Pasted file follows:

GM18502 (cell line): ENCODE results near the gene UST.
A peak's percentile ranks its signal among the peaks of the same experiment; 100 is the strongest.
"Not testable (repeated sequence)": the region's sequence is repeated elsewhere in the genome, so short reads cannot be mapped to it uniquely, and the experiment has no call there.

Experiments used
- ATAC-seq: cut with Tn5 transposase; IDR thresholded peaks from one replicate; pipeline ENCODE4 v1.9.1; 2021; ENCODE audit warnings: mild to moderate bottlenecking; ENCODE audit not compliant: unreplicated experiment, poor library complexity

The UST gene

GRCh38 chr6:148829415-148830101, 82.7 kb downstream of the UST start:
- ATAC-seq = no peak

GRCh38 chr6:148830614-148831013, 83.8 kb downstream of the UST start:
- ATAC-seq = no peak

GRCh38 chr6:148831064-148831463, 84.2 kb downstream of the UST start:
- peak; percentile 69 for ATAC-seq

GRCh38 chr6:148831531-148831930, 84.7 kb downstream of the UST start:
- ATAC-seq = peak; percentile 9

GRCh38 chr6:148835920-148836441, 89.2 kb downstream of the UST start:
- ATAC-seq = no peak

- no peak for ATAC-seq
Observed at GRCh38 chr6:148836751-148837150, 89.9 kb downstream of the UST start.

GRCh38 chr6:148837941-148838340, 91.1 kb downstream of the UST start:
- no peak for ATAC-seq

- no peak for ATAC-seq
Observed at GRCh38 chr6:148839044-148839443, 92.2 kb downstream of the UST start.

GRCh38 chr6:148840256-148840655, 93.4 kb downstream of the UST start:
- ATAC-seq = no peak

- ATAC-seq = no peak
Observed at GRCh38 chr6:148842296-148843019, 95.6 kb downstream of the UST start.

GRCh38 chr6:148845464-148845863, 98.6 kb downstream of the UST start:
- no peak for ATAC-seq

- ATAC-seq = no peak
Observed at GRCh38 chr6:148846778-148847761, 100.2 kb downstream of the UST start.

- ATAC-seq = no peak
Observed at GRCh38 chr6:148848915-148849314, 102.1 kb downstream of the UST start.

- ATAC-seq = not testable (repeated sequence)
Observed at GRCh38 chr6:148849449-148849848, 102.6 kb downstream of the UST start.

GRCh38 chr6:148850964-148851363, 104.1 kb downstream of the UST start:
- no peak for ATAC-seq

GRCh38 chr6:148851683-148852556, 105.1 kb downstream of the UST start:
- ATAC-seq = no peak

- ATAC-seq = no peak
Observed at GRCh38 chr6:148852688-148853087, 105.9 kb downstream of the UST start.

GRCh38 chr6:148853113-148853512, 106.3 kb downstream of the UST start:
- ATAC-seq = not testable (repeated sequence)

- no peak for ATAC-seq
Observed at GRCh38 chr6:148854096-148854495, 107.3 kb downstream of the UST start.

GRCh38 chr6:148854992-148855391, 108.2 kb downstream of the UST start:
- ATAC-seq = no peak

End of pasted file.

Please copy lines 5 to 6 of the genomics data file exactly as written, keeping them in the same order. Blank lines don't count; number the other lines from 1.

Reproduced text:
- ATAC-seq: cut with Tn5 transposase; IDR thresholded peaks from one replicate; pipeline ENCODE4 v1.9.1; 2021; ENCODE audit warnings: mild to moderate bottlenecking; ENCODE audit not compliant: unreplicated experiment, poor library complexity

The UST gene